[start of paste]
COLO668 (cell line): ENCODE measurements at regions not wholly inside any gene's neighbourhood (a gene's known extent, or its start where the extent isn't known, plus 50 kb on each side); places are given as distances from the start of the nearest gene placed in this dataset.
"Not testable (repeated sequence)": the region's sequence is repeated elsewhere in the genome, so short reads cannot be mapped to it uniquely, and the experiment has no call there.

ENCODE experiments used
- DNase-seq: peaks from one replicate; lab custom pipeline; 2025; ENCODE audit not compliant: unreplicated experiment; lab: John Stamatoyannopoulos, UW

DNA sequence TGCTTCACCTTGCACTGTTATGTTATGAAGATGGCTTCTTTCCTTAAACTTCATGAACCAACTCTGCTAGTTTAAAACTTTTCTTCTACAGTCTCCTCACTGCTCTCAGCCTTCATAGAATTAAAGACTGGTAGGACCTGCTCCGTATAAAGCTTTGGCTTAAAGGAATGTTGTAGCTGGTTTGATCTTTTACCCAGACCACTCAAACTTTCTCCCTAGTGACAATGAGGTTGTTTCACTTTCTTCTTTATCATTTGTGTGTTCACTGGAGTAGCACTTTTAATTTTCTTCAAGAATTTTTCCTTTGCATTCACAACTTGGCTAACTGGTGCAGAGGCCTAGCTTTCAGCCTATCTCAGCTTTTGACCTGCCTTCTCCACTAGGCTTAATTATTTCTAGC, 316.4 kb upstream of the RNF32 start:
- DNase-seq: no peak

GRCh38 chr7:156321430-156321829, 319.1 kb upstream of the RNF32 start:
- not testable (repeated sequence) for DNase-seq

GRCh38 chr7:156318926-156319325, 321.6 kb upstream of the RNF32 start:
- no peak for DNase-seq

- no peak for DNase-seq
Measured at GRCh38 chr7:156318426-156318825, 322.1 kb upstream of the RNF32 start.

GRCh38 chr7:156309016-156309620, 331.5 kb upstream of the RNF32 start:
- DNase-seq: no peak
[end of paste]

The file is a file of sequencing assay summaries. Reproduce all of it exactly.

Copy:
COLO668 (cell line): ENCODE measurements at regions not wholly inside any gene's neighbourhood (a gene's known extent, or its start where the extent isn't known, plus 50 kb on each side); places are given as distances from the start of the nearest gene placed in this dataset.
"Not testable (repeated sequence)": the region's sequence is repeated elsewhere in the genome, so short reads cannot be mapped to it uniquely, and the experiment has no call there.

ENCODE experiments used
- DNase-seq: peaks from one replicate; lab custom pipeline; 2025; ENCODE audit not compliant: unreplicated experiment; lab: John Stamatoyannopoulos, UW

DNA sequence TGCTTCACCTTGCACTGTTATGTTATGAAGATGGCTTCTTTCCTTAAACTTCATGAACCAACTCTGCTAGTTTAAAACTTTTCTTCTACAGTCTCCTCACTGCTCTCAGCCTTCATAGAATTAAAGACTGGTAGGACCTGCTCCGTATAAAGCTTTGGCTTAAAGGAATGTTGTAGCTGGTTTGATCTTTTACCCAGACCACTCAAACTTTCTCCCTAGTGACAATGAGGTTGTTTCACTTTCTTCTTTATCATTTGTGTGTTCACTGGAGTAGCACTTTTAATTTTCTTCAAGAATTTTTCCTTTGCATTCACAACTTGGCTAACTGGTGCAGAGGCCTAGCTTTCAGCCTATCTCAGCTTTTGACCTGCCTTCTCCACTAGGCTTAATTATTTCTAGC, 316.4 kb upstream of the RNF32 start:
- DNase-seq: no peak

GRCh38 chr7:156321430-156321829, 319.1 kb upstream of the RNF32 start:
- not testable (repeated sequence) for DNase-seq

GRCh38 chr7:156318926-156319325, 321.6 kb upstream of the RNF32 start:
- no peak for DNase-seq

- no peak for DNase-seq
Measured at GRCh38 chr7:156318426-156318825, 322.1 kb upstream of the RNF32 start.

GRCh38 chr7:156309016-156309620, 331.5 kb upstream of the RNF32 start:
- DNase-seq: no peak